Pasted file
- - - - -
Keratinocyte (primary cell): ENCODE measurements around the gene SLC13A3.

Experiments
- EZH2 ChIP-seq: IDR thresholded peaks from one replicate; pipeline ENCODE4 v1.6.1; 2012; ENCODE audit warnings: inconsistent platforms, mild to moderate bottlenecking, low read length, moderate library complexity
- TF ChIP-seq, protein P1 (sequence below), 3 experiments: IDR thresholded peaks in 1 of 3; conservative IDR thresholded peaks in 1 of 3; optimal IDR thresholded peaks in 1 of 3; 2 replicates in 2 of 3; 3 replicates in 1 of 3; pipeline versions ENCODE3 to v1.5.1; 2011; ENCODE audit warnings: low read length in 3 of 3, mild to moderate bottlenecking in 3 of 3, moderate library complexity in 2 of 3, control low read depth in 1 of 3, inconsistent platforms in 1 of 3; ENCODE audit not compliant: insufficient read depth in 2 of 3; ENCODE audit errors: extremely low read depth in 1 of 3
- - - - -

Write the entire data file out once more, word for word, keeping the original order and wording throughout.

Keratinocyte (primary cell): ENCODE measurements around the gene SLC13A3.

Experiments
- EZH2 ChIP-seq: IDR thresholded peaks from one replicate; pipeline ENCODE4 v1.6.1; 2012; ENCODE audit warnings: inconsistent platforms, mild to moderate bottlenecking, low read length, moderate library complexity
- TF ChIP-seq, protein P1 (sequence below), 3 experiments: IDR thresholded peaks in 1 of 3; conservative IDR thresholded peaks in 1 of 3; optimal IDR thresholded peaks in 1 of 3; 2 replicates in 2 of 3; 3 replicates in 1 of 3; pipeline versions ENCODE3 to v1.5.1; 2011; ENCODE audit warnings: low read length in 3 of 3, mild to moderate bottlenecking in 3 of 3, moderate library complexity in 2 of 3, control low read depth in 1 of 3, inconsistent platforms in 1 of 3; ENCODE audit not compliant: insufficient read depth in 2 of 3; ENCODE audit errors: extremely low read depth in 1 of 3